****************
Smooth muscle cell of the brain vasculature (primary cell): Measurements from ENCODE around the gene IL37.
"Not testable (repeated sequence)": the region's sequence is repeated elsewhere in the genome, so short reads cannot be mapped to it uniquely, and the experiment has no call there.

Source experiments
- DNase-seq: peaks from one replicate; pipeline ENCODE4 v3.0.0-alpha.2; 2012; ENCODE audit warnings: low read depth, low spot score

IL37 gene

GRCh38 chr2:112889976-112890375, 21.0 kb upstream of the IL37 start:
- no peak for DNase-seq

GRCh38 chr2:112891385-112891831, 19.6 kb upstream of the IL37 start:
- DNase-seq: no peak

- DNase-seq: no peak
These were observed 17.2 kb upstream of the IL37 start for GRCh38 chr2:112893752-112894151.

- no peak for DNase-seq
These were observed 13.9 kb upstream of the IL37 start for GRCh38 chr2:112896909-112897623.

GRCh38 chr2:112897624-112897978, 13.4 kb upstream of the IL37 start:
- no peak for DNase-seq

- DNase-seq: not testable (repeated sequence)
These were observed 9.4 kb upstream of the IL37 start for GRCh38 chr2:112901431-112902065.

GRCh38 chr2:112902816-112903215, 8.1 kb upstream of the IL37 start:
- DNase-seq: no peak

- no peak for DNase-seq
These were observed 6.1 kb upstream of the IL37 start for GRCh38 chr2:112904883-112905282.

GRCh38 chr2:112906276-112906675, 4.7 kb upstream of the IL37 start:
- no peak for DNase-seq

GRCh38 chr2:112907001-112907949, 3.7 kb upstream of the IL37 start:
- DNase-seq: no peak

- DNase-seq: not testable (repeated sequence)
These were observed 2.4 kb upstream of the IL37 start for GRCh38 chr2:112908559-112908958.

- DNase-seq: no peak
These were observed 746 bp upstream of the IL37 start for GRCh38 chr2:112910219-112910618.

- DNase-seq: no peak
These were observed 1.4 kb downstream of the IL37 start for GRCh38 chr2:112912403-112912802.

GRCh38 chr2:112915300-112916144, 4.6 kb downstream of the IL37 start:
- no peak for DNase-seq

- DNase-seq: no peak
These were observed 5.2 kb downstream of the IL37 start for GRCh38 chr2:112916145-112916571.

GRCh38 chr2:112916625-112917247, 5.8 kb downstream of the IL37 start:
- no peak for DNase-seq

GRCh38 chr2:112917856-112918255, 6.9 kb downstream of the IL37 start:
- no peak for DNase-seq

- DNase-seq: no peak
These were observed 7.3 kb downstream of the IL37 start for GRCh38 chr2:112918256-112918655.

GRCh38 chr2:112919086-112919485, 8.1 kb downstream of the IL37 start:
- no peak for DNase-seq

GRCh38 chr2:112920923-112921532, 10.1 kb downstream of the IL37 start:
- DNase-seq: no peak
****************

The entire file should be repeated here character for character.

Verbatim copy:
Smooth muscle cell of the brain vasculature (primary cell): Measurements from ENCODE around the gene IL37.
"Not testable (repeated sequence)": the region's sequence is repeated elsewhere in the genome, so short reads cannot be mapped to it uniquely, and the experiment has no call there.

Source experiments
- DNase-seq: peaks from one replicate; pipeline ENCODE4 v3.0.0-alpha.2; 2012; ENCODE audit warnings: low read depth, low spot score

IL37 gene

GRCh38 chr2:112889976-112890375, 21.0 kb upstream of the IL37 start:
- no peak for DNase-seq

GRCh38 chr2:112891385-112891831, 19.6 kb upstream of the IL37 start:
- DNase-seq: no peak

- DNase-seq: no peak
These were observed 17.2 kb upstream of the IL37 start for GRCh38 chr2:112893752-112894151.

- no peak for DNase-seq
These were observed 13.9 kb upstream of the IL37 start for GRCh38 chr2:112896909-112897623.

GRCh38 chr2:112897624-112897978, 13.4 kb upstream of the IL37 start:
- no peak for DNase-seq

- DNase-seq: not testable (repeated sequence)
These were observed 9.4 kb upstream of the IL37 start for GRCh38 chr2:112901431-112902065.

GRCh38 chr2:112902816-112903215, 8.1 kb upstream of the IL37 start:
- DNase-seq: no peak

- no peak for DNase-seq
These were observed 6.1 kb upstream of the IL37 start for GRCh38 chr2:112904883-112905282.

GRCh38 chr2:112906276-112906675, 4.7 kb upstream of the IL37 start:
- no peak for DNase-seq

GRCh38 chr2:112907001-112907949, 3.7 kb upstream of the IL37 start:
- DNase-seq: no peak

- DNase-seq: not testable (repeated sequence)
These were observed 2.4 kb upstream of the IL37 start for GRCh38 chr2:112908559-112908958.

- DNase-seq: no peak
These were observed 746 bp upstream of the IL37 start for GRCh38 chr2:112910219-112910618.

- DNase-seq: no peak
These were observed 1.4 kb downstream of the IL37 start for GRCh38 chr2:112912403-112912802.

GRCh38 chr2:112915300-112916144, 4.6 kb downstream of the IL37 start:
- no peak for DNase-seq

- DNase-seq: no peak
These were observed 5.2 kb downstream of the IL37 start for GRCh38 chr2:112916145-112916571.

GRCh38 chr2:112916625-112917247, 5.8 kb downstream of the IL37 start:
- no peak for DNase-seq

GRCh38 chr2:112917856-112918255, 6.9 kb downstream of the IL37 start:
- no peak for DNase-seq

- DNase-seq: no peak
These were observed 7.3 kb downstream of the IL37 start for GRCh38 chr2:112918256-112918655.

GRCh38 chr2:112919086-112919485, 8.1 kb downstream of the IL37 start:
- no peak for DNase-seq

GRCh38 chr2:112920923-112921532, 10.1 kb downstream of the IL37 start:
- DNase-seq: no peak